Heavy vehicle drivers such as those who haul autos and operate tractor-trailers are more exposed to risks on our interstates due to long-distance hauling and spending more time behind the wheel. When you are tired, and behind the wheel, it can have the same effect on your body as alcohol. Here are some things you can do and precautions you can take to try and keep alert on the road.
- Ensure you have enough rest between shifts and during the day. It’s recommended to have a break after every two hours of driving. There are laws around fatigue management in the heavy vehicle trucking industry. You should be aware of them and try to practice them for your own safety and for the protection of others.
- Make sure you have enough distance between you and the vehicle in front of you if you need to stop quickly. Small cars have far better braking capability than big rigs. Following too closely can turn into a split-second disaster when you least expect it. The slightest distraction can cause you to take your eyes off the road. So, it is always wise to compensate for the unexpected.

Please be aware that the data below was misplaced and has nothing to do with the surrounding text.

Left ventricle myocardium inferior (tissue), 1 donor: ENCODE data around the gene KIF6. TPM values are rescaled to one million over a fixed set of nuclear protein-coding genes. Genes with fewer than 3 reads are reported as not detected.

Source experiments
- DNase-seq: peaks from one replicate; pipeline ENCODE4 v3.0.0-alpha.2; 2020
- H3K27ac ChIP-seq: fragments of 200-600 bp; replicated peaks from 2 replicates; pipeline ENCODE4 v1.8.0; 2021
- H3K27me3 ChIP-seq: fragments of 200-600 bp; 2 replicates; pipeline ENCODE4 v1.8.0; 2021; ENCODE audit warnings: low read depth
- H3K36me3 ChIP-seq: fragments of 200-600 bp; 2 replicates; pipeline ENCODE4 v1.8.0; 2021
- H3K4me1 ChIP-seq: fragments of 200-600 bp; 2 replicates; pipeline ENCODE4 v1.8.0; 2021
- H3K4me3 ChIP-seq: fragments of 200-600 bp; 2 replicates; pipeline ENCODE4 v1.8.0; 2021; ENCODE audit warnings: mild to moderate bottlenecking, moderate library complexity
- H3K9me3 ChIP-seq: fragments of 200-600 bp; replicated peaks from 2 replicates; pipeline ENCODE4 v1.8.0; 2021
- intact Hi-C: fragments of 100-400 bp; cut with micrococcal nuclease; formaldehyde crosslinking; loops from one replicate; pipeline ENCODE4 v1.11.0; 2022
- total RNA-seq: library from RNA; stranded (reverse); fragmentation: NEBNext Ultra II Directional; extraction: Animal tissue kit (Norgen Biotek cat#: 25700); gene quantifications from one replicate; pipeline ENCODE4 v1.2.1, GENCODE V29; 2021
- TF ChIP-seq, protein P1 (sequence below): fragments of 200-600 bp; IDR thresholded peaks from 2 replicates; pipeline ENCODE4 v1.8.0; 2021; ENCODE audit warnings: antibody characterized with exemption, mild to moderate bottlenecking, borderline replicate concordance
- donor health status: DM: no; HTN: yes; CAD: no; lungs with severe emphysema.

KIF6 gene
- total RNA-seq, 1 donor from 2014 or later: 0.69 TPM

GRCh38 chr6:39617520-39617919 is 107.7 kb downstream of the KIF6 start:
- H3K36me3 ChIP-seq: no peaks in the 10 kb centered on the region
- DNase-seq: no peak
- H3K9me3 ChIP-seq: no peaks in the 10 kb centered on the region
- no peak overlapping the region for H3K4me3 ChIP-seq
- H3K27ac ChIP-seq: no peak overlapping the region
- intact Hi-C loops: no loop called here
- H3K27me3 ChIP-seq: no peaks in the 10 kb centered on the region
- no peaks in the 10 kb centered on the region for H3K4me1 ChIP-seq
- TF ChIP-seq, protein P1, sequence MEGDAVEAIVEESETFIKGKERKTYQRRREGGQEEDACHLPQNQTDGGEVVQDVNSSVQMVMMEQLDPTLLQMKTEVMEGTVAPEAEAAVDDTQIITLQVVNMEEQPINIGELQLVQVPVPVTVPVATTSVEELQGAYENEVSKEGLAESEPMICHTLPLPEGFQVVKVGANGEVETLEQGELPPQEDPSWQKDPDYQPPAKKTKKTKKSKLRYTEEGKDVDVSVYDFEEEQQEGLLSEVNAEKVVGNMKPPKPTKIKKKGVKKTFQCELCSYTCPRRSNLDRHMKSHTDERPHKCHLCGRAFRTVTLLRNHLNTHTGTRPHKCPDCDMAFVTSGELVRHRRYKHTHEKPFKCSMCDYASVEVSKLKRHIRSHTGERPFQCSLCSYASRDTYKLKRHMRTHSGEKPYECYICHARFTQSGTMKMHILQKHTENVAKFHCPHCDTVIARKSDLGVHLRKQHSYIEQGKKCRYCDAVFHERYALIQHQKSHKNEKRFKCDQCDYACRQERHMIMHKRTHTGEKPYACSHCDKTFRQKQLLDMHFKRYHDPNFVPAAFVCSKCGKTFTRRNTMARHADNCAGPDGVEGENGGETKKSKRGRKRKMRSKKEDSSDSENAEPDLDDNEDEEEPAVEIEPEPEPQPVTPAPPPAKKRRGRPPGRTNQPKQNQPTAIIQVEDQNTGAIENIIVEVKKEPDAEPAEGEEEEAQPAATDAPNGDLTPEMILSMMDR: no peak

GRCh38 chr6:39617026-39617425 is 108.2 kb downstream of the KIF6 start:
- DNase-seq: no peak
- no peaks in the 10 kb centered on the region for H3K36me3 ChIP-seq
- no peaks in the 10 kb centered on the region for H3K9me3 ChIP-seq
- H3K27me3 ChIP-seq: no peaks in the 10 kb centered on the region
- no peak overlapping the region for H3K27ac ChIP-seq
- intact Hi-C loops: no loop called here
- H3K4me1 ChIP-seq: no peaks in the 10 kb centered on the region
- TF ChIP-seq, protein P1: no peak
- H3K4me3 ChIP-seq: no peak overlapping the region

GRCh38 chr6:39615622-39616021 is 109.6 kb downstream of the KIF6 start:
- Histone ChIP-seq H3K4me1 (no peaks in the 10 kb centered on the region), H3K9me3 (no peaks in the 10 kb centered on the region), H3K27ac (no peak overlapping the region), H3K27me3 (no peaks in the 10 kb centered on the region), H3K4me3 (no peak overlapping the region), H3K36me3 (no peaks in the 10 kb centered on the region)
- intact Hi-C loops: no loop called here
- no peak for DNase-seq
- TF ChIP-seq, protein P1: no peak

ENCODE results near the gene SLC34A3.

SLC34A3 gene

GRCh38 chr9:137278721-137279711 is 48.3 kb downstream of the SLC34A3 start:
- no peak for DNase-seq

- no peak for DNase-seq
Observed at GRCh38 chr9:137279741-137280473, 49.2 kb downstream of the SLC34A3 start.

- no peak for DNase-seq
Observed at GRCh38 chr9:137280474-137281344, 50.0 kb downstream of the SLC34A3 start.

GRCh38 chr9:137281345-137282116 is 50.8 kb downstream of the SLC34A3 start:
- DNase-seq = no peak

- Be aware of fatigue warning signs. Frequent yawning or blinking is a strong indication that it may be time to find a rest area and stop for a while. If you find yourself not aware of the last several miles you have driven, that is a warning sign that you are not focused on your driving and your mind is somewhere else. Drifting into another lane or nodding off are strong indications that it is time to take a break and get refreshed before moving on.
- Plan your day and destination to finish up within 8 to 10 hours with small breaks approximately every couple of hours. Try to get a good night’s sleep before starting your day. If you find that for whatever reason, you’re not well-rested when you are ready to roll, it is safer to compensate for your driving by taking more frequent breaks and possibly ending your day an hour or two earlier.
Certain driving environments pose a higher risk of drowsy driving-related accidents. Most of these collisions occur either in the late afternoon or between 12 a.m. and 6 a.m. Both of these times coincide with natural energy dips controlled by your body’s circadian clock, an internal timekeeping system that regulates sleep, appetite, and other bodily processes. Many drowsy drivers do not have passengers in their vehicle when accidents occur, and a significant number of these crashes occur on rural roads and interstate highways.